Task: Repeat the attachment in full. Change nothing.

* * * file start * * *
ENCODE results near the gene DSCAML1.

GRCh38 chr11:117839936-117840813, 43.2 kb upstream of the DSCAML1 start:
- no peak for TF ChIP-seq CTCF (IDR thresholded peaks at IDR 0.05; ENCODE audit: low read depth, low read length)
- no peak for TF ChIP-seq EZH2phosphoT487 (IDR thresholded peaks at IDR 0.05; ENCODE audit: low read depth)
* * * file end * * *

ENCODE results near the gene DSCAML1.

GRCh38 chr11:117839936-117840813, 43.2 kb upstream of the DSCAML1 start:
- no peak for TF ChIP-seq CTCF (IDR thresholded peaks at IDR 0.05; ENCODE audit: low read depth, low read length)
- no peak for TF ChIP-seq EZH2phosphoT487 (IDR thresholded peaks at IDR 0.05; ENCODE audit: low read depth)